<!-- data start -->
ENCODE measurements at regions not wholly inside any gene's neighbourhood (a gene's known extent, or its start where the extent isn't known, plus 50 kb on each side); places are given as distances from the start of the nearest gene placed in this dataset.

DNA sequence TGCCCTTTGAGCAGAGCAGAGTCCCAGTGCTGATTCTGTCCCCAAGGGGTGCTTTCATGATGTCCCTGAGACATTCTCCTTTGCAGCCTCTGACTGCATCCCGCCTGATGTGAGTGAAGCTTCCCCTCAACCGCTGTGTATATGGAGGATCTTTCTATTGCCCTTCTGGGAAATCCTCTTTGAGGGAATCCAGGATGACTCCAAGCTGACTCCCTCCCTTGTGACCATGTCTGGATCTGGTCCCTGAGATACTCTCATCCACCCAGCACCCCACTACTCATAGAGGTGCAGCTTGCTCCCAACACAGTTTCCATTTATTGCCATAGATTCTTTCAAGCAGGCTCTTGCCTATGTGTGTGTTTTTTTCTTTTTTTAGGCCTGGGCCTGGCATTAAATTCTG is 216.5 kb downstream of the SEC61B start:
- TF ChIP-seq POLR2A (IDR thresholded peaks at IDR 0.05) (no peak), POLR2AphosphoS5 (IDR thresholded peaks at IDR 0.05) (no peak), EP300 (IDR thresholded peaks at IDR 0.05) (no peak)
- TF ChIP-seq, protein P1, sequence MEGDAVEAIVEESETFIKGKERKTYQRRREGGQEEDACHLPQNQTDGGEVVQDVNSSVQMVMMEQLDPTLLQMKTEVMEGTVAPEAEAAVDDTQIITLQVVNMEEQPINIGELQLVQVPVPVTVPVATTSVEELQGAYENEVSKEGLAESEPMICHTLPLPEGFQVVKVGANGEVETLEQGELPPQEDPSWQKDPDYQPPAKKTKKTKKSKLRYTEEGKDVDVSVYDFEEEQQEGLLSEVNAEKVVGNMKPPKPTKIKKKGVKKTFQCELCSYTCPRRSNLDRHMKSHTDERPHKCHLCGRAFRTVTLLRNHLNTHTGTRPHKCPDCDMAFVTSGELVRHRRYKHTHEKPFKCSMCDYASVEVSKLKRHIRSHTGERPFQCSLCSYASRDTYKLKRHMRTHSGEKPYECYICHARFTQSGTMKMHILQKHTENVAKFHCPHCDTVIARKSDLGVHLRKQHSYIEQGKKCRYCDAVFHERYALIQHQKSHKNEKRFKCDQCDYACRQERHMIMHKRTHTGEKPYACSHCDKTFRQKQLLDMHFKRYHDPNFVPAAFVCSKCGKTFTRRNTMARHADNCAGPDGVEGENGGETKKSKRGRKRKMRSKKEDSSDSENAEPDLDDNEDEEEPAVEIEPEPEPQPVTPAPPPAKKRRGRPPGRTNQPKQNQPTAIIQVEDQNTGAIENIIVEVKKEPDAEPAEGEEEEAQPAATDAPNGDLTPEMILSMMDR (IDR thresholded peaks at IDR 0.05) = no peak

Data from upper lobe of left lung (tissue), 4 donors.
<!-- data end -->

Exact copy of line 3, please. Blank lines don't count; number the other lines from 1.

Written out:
- TF ChIP-seq POLR2A (IDR thresholded peaks at IDR 0.05) (no peak), POLR2AphosphoS5 (IDR thresholded peaks at IDR 0.05) (no peak), EP300 (IDR thresholded peaks at IDR 0.05) (no peak)